Analyze how an influencer accumulated their followers. Organic growth is a long-term strategy; it doesn’t happen overnight. If we were to plot out healthy growth visually, it would look like a gentle hill.
An example of organic follower growth: slow but steady. Source: Heepsy.
On the other hand, sudden spikes and dips are cause for alarm. If you see this type of jumpy pattern, first check into whether or not the influencer has gone viral or recently hosted a giveaway.
Both are occasions in which it’s possible to increase follower count drastically in a short period of time without fraudulent practices. But if there’s no viral moment or giveaway, the influencer may have bought fake followers.
Engagement rate, compared to average
We already said that this metric shows how engaged an audience is with an influencer’s content. But engagement rate varies depending on the social network and the number of followers an influencer has.
Therefore, it’s important to compare an influencer’s engagement rate to the industry standards for their network and follower segment.
If engagement rate is extremely low, that’s always a bad thing, but could be for one of two reasons. First, maybe the influencer’s content just isn’t interesting enough.
Second, they may have bought fake followers, which boost the follower count but actually hurt engagement.
Engagement rate is calculated by adding up the total number of engagements (likes, comments, retweets, etc.), dividing it by the number of followers, and multiplying it by 100.
When an influencer buys bot followers, those bots don’t tend to engage with the content on the profile they’re following. Therefore, adding more followers into the equation but not adding more engagement lowers the overall rate.
If engagement rate is extremely high, the influencer may have bought fake engagements. This boost in engagement makes a profile look more attractive at first.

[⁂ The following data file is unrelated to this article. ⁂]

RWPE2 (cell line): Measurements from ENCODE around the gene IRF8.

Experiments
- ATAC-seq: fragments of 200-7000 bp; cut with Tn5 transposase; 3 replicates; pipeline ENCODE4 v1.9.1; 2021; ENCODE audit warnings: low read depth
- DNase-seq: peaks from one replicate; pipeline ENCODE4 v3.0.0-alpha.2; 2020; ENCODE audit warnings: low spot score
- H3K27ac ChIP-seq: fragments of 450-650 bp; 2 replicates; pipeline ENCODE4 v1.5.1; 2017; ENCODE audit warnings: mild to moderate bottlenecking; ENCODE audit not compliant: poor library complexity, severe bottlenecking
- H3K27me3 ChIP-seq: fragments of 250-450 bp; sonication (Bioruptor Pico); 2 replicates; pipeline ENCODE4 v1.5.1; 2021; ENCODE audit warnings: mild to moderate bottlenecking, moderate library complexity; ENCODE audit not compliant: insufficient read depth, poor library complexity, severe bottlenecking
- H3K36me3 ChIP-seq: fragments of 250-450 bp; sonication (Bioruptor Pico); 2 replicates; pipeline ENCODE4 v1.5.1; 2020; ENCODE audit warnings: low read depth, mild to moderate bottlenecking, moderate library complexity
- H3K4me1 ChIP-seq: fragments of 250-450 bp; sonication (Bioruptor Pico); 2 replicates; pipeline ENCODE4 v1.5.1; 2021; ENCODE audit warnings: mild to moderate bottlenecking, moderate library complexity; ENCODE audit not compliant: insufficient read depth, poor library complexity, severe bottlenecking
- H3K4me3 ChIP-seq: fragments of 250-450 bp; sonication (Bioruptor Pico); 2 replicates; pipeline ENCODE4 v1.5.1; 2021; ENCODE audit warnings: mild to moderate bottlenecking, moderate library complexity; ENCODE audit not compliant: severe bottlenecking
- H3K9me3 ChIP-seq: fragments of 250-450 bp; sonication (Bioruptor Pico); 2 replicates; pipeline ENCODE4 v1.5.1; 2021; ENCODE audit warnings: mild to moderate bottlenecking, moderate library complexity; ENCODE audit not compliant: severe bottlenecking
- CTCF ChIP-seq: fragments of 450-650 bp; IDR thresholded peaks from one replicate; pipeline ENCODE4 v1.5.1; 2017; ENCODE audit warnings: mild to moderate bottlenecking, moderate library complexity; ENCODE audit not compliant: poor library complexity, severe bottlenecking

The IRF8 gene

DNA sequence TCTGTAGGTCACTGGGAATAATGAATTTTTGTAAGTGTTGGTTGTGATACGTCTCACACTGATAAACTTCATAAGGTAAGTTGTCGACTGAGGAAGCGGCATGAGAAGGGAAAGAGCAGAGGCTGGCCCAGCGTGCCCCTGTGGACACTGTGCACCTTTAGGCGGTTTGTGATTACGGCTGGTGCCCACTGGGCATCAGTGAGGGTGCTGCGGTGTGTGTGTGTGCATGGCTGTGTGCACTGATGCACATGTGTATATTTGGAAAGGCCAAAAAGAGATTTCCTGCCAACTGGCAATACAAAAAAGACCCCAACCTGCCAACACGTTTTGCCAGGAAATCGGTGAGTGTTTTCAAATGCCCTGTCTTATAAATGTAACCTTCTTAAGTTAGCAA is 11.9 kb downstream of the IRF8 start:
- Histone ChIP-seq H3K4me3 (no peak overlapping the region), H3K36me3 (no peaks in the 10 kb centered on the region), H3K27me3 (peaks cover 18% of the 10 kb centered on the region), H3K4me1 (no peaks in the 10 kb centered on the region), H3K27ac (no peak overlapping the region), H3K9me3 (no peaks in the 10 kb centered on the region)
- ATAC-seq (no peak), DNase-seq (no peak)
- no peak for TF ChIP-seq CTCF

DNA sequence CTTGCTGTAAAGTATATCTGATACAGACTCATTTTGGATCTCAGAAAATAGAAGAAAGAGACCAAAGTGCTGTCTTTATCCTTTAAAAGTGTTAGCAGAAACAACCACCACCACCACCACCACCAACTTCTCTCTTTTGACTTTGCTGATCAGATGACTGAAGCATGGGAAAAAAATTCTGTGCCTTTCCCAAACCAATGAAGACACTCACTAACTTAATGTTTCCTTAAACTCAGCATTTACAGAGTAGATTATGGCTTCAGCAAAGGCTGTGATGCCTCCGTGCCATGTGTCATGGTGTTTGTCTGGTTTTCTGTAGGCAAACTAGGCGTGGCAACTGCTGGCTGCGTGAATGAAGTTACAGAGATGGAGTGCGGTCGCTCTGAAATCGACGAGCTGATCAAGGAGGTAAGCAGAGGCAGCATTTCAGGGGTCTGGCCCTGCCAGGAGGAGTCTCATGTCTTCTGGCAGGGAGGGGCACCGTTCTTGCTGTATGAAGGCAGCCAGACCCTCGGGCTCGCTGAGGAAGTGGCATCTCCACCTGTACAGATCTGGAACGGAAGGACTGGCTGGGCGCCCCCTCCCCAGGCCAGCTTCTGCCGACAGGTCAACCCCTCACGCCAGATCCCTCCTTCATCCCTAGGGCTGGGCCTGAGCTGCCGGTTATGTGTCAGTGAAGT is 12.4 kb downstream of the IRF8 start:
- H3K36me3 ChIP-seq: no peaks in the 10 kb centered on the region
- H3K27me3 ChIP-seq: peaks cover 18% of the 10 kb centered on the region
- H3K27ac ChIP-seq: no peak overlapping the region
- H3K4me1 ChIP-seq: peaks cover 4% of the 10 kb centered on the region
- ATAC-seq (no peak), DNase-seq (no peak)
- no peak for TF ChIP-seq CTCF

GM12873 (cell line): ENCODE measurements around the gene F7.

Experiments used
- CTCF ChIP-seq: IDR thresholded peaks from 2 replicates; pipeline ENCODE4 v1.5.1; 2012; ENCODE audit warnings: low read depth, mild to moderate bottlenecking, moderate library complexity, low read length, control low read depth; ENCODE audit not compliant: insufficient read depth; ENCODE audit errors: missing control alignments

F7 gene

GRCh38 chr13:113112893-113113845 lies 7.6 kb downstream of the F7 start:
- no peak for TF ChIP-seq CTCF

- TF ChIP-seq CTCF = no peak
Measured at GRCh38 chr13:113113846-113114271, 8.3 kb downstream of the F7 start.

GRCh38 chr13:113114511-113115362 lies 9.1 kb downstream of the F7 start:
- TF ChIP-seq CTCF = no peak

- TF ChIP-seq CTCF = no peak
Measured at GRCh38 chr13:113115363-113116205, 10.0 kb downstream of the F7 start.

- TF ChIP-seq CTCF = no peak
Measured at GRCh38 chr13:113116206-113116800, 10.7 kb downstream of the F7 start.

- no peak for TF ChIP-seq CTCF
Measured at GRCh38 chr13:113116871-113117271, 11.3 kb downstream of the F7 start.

But brands have to be aware of this trick, because a high engagement rate is worthless if your campaign content isn’t ending up with real people.
When using an influencer marketing platform, the software will warn you when it thinks an influencer’s engagement is too high. Here, the old cliche is really on point: If something looks too good to be true, it probably is.
Checking into the demographics of an influencer’s audience can also reveal instances of influencer fraud.
Now first thing’s first, an influencer doesn’t have to have 100% of things in common with their audience.
While they will share something in common, those things don’t always have to be age, gender or location. It’s not unusual, for instance, for a female influencer to have a majority-male audience, or for a Canadian influencer to also have followers from the US and the UK.
But, if you see something that looks weird, trust your gut. Imagine you see a Mexican fashion influencer who posts in Spanish, but whose audience is primarily located in Uzbekistan, posts in Russian, and is interested in video games?
When you can’t find the common thread, then the audience might include a lot of bots. And even if they’re real people, do they align with your target audience? If not, move on to someone else.
Data elements that can help your campaign
You can make your influencer marketing life a bit easier if you set up an analytics tracking system before you launch your campaign.
This way, you can start measuring your KPIs as soon as influencers start posting.
Here are a few things to look into in connection with your campaign tracking:-
Urchin tracking modules are parameters that you add to links to track traffic in Google Analytics (Urchin was the predecessor to GA, if you didn’t know). There are five types of UTMs, but only three are mandatory:
- utm_source – the referrer, which site sent the traffic to you
- utm_medium – the medium used to send the traffic
- utm_campaign – the name of the campaign or promotion
To illustrate this, say you want to launch an Instagram campaign with Sierra Schultzzie (@schultzzie) to promote your spring athleisure line. Your final link might look like this:
With UTMs, you can see in Google Analytics how many people visited your site because of that exact link. If you want to learn more about UTMs, check out Google’s Analytics Support, and if you want to quickly build them, visit the Campaign URL Builder.
If you’ve ever been on Instagram, you’ve probably come across a link that doesn’t look quite like a regular URL. Bitly, TinyURL and the like are link shorteners, which do exactly what their name suggests.